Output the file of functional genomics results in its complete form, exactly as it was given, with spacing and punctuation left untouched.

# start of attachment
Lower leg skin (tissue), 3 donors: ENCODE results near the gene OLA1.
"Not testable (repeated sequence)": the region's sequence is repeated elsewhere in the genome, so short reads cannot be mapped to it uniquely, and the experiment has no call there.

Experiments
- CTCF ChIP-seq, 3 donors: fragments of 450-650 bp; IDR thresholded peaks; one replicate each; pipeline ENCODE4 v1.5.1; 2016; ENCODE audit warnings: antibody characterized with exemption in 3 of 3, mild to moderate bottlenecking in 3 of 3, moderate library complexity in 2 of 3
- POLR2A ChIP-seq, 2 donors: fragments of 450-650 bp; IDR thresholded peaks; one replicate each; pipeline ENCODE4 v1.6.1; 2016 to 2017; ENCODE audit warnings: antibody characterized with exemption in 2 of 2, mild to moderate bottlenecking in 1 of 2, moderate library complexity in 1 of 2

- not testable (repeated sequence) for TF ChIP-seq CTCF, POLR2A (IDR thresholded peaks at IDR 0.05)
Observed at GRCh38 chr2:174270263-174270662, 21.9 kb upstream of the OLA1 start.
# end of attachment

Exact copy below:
Lower leg skin (tissue), 3 donors: ENCODE results near the gene OLA1.
"Not testable (repeated sequence)": the region's sequence is repeated elsewhere in the genome, so short reads cannot be mapped to it uniquely, and the experiment has no call there.

Experiments
- CTCF ChIP-seq, 3 donors: fragments of 450-650 bp; IDR thresholded peaks; one replicate each; pipeline ENCODE4 v1.5.1; 2016; ENCODE audit warnings: antibody characterized with exemption in 3 of 3, mild to moderate bottlenecking in 3 of 3, moderate library complexity in 2 of 3
- POLR2A ChIP-seq, 2 donors: fragments of 450-650 bp; IDR thresholded peaks; one replicate each; pipeline ENCODE4 v1.6.1; 2016 to 2017; ENCODE audit warnings: antibody characterized with exemption in 2 of 2, mild to moderate bottlenecking in 1 of 2, moderate library complexity in 1 of 2

- not testable (repeated sequence) for TF ChIP-seq CTCF, POLR2A (IDR thresholded peaks at IDR 0.05)
Observed at GRCh38 chr2:174270263-174270662, 21.9 kb upstream of the OLA1 start.